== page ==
Interest rate hikes are bad for bonds, but these funds are well placed to protect investors’ capital, writes Sam Benstead.
With the Bank of England expecting inflation to hit 13% early next year in Britain, but independent economists forecasting even higher prices, interest rates look set to keep rising to cool the economy.
Market expectations are for a 4% Bank rate next year, from 1.75% today, in a bid to bring down inflation to the 2% target as soon as possible.
Investors sell bonds when rates go up as they can get a better return from newly issued bonds, making old bonds – with their lower yields – less attractive.
While higher yields, which move inversely to price, are good for bond investors, there is a big risk of capital losses if rates rise further than expected. However, some types of bonds have low “duration”, a measure of sensitivity to interest rates.
We asked expert fund analysts which bond funds can give investors the income they need with minimal capital risk if interest rates shoot up higher than expected.
TwentyFour Absolute Return Credit
One way of limiting interest risk is to buy bonds that are “short duration”, meaning that they are close to maturing. Therefore, such bonds are less impacted by changes to interest rates. The trade-off is that such bonds typically have lower yields than bonds with longer maturities.
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Darius McDermott, managing director at fund analyst FundCalibre, said: “Vontobel TwentyFour Absolute Return Credit is a fixed income fund in the ‘targeted absolute return’ sector. It aims to achieve a positive absolute return in any market environment, with a modest level of volatility, over a period of three years.
“It invests predominantly in investment grade bonds that are due to mature soon, which makes it less sensitive to interest rate changes. It has been designed to be easy to understand and does not 'short' stocks or borrow any money to boost returns.”
The fund yields 4.3% and has around £2.8 billion invested in it.
Man GLG High Yield Opportunities
Another way of safeguarding against rate rises is to buy “high yield” bonds, which offer high income but are riskier as the companies issuing the debt are less financially secure than companies issuing the safest “investment grade” bonds.
McDermott said: “At the other end of the fixed income scale, high yield fund Man GLG High Yield Opportunities is managed by Michael Scott, who is ably supported by a team of internal credit analysts who conduct a rigorous analysis of every potential holding and their ability to meet debt obligations.
“High yield is less sensitive to rate rises but the area could really suffer if high yield spreads (yields compared with safe government bonds) blow out if rate rises drive us into a deep recession.
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“However, the manager does have the ability to short and protect the portfolio, so it’s possible it could defend against such a move.”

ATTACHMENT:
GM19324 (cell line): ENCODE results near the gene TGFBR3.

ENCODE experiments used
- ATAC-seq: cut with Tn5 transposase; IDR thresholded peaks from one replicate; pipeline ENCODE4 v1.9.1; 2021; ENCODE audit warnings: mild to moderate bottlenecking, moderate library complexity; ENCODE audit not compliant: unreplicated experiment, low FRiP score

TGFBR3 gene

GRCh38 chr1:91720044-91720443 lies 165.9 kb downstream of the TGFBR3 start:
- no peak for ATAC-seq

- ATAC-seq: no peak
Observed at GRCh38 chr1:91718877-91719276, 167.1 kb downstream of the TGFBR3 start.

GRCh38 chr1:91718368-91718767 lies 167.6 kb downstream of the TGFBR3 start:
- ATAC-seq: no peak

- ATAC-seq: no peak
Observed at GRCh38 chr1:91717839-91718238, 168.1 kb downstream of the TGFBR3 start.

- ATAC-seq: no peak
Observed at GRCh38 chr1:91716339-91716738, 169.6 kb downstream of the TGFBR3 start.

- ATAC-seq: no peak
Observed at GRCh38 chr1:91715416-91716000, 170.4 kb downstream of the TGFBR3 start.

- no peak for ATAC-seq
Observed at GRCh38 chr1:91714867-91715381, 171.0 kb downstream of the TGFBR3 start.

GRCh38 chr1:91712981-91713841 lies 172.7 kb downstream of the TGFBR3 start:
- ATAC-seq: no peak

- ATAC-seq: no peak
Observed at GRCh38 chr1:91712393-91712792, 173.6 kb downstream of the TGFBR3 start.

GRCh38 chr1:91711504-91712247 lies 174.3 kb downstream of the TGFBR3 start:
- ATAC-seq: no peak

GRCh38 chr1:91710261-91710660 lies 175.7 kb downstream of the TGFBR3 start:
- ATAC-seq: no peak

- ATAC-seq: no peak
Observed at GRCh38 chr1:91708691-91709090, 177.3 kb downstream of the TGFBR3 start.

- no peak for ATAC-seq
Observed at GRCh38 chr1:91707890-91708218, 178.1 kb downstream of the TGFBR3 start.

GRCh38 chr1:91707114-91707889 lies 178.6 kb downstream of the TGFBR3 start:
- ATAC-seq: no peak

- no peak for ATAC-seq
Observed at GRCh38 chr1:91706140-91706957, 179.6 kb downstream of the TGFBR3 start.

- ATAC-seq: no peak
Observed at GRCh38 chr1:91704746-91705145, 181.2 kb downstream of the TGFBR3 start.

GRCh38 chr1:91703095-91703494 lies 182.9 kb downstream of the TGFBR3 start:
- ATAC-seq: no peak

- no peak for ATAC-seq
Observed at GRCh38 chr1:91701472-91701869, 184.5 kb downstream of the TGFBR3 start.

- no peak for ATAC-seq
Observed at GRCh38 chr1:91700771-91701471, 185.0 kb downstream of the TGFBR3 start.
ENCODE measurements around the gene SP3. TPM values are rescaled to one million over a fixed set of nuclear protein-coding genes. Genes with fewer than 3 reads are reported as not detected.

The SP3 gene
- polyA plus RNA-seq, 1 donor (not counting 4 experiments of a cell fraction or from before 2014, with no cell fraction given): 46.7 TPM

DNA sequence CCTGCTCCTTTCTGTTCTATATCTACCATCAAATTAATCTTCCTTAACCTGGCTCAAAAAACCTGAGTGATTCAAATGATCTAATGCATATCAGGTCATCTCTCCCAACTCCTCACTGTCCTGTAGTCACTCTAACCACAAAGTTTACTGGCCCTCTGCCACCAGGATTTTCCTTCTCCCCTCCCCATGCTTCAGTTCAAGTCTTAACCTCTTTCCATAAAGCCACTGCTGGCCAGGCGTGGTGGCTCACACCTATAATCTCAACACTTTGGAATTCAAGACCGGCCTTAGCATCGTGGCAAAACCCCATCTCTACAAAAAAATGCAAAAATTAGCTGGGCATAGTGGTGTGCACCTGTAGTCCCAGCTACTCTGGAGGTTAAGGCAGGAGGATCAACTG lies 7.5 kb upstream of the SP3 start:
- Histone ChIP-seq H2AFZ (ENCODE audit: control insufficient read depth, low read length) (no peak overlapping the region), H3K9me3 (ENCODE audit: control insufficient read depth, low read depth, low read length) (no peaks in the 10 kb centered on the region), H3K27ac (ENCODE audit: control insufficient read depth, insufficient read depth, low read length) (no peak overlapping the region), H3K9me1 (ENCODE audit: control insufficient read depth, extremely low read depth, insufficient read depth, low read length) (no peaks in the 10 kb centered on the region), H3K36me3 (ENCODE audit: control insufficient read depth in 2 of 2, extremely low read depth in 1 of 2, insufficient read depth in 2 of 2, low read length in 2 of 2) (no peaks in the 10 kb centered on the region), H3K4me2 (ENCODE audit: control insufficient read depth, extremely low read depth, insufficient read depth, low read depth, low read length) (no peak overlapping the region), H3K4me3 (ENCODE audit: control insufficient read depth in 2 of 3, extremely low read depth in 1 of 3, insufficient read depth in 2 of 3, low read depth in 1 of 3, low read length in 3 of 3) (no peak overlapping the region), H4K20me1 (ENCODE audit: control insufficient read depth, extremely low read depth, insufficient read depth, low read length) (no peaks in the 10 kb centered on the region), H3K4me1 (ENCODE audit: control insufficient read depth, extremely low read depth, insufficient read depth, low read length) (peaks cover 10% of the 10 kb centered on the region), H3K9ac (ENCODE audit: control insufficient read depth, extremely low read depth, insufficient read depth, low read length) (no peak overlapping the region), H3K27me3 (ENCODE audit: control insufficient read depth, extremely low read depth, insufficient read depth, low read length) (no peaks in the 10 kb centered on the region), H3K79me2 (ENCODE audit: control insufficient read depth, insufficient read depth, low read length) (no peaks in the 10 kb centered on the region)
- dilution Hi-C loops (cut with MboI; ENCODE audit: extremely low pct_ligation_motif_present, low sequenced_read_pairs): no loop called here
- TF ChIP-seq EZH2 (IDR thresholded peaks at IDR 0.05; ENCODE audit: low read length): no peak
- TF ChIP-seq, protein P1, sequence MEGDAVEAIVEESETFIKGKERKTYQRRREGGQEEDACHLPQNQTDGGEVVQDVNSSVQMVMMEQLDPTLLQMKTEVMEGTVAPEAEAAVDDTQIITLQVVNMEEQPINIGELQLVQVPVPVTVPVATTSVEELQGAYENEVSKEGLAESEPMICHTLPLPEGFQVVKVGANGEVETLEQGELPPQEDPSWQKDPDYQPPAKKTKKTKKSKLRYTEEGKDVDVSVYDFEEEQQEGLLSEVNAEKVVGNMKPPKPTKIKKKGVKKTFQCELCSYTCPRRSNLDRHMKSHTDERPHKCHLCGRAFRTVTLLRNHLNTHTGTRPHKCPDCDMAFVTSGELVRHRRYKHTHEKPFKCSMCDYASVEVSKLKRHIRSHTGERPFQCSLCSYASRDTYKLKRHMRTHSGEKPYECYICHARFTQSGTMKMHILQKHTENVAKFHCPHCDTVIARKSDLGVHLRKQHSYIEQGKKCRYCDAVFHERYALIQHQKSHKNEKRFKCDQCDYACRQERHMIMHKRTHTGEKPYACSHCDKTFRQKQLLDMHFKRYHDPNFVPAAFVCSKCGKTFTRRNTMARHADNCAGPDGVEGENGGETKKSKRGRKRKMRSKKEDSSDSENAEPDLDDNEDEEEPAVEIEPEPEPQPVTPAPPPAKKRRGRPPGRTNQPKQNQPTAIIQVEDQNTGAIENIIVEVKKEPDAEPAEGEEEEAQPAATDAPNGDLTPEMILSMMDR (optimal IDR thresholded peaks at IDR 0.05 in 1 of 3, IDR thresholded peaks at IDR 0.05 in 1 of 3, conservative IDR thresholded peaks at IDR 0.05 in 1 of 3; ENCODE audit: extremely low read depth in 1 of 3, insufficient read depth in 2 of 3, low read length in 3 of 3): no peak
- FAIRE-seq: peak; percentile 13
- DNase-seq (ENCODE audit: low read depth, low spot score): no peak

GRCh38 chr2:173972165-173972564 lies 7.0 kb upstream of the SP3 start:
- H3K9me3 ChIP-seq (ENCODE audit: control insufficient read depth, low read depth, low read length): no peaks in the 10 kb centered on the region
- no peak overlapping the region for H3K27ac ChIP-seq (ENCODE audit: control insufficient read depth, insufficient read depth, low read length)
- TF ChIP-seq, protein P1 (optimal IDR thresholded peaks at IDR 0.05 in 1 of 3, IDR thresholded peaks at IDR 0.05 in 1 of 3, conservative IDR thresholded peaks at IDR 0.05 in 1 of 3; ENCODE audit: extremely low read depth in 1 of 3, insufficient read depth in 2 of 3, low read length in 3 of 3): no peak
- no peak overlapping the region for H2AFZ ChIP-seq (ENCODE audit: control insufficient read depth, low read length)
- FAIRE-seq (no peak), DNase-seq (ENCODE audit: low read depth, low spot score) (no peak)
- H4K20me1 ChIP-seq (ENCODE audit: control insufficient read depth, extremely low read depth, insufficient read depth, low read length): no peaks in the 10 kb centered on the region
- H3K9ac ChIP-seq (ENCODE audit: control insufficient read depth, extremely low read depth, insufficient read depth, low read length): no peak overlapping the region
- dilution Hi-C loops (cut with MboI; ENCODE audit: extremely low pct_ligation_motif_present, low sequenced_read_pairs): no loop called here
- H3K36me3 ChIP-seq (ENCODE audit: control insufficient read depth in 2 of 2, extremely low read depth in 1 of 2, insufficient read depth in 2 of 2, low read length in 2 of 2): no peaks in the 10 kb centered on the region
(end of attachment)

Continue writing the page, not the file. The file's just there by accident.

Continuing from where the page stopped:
The trade-off to high yield is that if the economy takes a turn for the worse, these bonds will be sold first by investors. Therefore the biggest risk is an economic downturn. This fund yields 5.5%.
Jupiter Strategic Bond
Run by Ariel Bezalel and Harry Richards, Jupiter Strategic Bond fund takes a “go anywhere” approach to fixed income and can invest in bonds from lots of markets, including high yield or government bonds.
Recommended by interactive investor's head of funds research Dzmitry Lipski, and a member of the ii Super 60 Investment Ideas, it can act as a core bond fund in a portfolio.
Lipski said: “As we move into an environment of rising interest rates and inflation, investors are concerned that this could cause bond prices to fall and yields to rise. Therefore, now more than ever, investors need to look beyond traditional ‘safe’ bonds and adopt a more flexible approach to address rising interest rates and inflation concerns.”
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He adds that in such an environment strategic bond funds should be good investments, as they have the flexibility to seek the best returns from across global markets and to move their duration exposures and asset allocation significantly.
“Given the fund’s flexibility and focus on downside protection, this makes it a strong core option for investors within a well-diversified portfolio,” Lipksi says.
Royal London Sterling Extra Yield Bond
Another good bond when interest rates are rising, according to Lipski, is the Royal London Sterling Extra Yield Bond fund.
Also featured on the ii Super 60 list, but as an “adventurous” rather than “core” fund pick, the main selling point for this fund is its focus on under-researched, non-rated bonds.
Lipski says: “As this strategy involves higher risk, which is often compensated with higher yields due to the nature of this fixed income area, the yield of the fund currently remains quite attractive at 6%.”
Lipski continues: “The fund is managed by highly experienced manager Eric Holt, who has the support of the industry-leading credit team at Royal London, which has a solid long-term record managing bond portfolios both for retail and institutional clients.”
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